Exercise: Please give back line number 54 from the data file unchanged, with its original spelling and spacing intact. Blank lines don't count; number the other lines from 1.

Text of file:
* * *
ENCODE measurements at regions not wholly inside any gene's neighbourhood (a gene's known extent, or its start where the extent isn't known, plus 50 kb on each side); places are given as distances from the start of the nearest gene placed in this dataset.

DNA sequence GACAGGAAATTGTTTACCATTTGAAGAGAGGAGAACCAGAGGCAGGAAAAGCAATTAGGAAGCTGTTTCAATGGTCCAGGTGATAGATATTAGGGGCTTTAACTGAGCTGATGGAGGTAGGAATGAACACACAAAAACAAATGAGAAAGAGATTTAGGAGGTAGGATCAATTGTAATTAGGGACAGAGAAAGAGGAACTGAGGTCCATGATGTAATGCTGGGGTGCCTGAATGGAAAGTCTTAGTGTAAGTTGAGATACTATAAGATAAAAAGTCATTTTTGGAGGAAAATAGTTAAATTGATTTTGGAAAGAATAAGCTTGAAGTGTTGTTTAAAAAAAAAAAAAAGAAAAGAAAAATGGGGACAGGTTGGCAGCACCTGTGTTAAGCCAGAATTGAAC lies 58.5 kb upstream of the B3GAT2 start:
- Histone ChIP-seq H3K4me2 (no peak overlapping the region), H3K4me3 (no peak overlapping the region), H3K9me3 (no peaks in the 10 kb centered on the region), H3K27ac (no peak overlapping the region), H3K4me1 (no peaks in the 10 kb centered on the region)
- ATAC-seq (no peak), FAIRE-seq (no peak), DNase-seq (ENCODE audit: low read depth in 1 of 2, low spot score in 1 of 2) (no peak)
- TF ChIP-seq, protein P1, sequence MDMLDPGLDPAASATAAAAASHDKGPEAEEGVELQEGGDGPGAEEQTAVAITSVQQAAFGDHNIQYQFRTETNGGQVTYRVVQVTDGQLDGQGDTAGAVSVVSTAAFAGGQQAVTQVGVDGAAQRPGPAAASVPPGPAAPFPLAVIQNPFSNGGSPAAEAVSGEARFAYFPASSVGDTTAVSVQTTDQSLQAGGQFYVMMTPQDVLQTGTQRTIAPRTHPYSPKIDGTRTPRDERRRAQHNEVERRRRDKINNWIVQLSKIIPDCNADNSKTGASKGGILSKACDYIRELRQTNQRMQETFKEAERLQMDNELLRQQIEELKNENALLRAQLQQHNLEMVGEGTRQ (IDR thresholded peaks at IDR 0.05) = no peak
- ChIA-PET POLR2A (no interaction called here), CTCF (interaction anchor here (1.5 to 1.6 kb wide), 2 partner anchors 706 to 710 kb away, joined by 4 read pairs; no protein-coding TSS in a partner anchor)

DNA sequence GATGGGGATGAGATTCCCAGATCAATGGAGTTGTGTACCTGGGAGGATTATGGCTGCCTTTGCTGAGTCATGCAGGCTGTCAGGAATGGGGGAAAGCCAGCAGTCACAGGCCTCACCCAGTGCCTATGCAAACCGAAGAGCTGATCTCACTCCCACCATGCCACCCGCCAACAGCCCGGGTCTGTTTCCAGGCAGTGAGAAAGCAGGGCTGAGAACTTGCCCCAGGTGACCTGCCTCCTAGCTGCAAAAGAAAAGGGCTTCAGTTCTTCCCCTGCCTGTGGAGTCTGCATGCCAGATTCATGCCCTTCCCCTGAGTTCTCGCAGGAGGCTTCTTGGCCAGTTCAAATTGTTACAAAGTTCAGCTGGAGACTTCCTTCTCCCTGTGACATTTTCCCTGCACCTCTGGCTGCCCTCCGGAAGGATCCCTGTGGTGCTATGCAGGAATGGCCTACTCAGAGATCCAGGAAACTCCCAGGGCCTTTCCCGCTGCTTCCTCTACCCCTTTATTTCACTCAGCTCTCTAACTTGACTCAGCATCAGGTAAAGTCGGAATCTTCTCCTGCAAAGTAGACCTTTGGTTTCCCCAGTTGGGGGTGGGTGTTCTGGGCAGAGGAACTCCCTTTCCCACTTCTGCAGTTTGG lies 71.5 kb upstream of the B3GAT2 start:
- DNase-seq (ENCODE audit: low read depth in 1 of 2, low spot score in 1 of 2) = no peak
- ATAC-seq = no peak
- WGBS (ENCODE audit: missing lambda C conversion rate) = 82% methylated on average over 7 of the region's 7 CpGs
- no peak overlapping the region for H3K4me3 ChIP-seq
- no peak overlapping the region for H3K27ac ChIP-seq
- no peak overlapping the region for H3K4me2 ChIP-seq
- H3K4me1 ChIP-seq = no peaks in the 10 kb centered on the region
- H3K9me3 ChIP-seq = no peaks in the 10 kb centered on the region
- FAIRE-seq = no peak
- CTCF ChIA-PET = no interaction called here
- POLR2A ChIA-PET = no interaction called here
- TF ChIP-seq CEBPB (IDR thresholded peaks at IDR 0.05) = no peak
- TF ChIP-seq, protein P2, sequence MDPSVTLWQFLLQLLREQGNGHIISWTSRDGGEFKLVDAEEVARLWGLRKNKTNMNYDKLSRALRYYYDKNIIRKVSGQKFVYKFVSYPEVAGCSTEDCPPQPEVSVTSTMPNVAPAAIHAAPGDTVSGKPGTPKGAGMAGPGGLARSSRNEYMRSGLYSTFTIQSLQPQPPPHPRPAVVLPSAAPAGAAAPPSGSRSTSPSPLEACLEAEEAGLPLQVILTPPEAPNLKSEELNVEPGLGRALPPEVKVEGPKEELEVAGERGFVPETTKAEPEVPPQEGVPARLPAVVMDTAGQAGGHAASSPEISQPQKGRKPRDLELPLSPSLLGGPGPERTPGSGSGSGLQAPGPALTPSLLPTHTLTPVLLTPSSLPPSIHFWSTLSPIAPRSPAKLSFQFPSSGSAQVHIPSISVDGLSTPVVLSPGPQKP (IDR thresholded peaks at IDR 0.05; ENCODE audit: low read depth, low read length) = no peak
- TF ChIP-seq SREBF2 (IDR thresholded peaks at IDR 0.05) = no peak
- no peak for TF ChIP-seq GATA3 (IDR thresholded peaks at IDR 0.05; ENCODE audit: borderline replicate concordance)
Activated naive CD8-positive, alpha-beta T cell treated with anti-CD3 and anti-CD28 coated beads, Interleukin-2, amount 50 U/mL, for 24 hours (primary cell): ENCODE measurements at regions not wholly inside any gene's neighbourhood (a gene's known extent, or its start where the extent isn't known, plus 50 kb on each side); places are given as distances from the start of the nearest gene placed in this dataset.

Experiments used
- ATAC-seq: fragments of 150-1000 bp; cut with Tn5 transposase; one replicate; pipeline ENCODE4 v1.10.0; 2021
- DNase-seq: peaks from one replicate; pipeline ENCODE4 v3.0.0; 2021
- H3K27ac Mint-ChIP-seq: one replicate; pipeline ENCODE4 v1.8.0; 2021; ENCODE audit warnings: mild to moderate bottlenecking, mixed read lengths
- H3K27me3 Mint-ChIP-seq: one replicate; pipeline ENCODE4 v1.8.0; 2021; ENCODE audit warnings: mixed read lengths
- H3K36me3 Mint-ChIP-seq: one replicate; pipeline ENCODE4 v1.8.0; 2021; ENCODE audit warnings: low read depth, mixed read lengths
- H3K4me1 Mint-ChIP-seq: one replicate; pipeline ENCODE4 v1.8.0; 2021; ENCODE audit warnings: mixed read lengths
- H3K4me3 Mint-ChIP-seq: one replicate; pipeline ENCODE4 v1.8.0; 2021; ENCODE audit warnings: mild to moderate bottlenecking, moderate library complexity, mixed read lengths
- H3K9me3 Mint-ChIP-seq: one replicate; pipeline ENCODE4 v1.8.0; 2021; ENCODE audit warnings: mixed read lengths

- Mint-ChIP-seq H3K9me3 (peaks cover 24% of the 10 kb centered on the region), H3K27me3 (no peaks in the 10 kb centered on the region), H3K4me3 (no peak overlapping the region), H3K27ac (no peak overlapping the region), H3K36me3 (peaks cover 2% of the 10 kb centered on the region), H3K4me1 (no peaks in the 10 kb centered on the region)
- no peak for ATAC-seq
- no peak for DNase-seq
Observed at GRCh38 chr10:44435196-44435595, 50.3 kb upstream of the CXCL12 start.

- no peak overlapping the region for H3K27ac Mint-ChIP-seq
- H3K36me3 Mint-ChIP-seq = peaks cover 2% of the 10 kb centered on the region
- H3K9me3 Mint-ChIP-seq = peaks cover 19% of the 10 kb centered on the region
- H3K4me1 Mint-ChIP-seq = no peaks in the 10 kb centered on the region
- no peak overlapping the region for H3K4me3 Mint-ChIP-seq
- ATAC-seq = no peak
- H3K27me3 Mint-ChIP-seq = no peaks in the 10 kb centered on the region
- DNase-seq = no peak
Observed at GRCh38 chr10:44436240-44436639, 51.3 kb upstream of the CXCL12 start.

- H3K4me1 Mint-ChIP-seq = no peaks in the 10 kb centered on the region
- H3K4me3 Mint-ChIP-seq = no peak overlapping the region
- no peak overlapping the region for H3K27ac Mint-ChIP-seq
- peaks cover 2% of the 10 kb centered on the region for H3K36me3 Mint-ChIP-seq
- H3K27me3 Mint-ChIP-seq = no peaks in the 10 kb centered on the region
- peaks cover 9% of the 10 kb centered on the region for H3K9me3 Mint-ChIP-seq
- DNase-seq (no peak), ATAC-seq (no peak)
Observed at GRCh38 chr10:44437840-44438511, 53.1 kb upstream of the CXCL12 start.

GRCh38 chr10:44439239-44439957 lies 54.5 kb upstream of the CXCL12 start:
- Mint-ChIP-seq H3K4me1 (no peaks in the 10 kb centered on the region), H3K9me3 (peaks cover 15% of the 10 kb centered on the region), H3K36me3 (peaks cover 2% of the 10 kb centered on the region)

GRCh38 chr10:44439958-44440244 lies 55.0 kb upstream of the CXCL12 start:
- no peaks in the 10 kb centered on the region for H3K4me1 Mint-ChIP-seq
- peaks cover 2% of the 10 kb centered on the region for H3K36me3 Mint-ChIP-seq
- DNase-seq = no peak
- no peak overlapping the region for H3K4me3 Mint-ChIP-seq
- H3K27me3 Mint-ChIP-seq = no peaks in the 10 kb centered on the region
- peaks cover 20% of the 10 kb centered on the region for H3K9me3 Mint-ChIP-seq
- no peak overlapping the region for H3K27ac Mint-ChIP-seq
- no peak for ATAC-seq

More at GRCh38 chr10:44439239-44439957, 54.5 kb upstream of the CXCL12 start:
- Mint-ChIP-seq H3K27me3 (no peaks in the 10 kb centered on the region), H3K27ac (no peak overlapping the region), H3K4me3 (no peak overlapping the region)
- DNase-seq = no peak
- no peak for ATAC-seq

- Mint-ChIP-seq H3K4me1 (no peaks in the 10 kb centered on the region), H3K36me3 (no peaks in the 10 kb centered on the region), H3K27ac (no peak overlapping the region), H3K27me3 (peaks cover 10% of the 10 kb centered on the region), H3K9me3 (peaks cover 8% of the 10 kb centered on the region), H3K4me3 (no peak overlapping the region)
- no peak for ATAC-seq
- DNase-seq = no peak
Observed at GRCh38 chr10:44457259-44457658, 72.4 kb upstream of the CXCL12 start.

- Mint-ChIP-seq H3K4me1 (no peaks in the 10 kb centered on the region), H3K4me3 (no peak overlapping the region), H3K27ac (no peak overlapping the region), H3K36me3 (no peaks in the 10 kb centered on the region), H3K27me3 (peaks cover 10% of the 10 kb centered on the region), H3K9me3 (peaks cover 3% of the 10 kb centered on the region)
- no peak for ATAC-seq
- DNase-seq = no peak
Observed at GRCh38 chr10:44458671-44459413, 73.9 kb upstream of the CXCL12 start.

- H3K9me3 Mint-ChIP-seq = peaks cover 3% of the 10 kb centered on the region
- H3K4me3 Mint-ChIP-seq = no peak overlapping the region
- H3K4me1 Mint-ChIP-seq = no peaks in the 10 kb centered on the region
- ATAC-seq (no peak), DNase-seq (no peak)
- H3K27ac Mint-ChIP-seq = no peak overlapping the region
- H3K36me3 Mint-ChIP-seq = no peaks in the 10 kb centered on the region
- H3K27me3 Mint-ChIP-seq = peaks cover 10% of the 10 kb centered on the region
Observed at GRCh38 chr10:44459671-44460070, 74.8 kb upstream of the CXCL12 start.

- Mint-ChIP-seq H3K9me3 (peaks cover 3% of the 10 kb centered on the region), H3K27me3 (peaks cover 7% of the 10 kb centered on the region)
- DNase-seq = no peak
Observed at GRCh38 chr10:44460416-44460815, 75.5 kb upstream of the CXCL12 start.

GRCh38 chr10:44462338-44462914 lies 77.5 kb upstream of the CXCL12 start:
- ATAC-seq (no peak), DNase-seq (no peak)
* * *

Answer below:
GRCh38 chr10:44439239-44439957 lies 54.5 kb upstream of the CXCL12 start: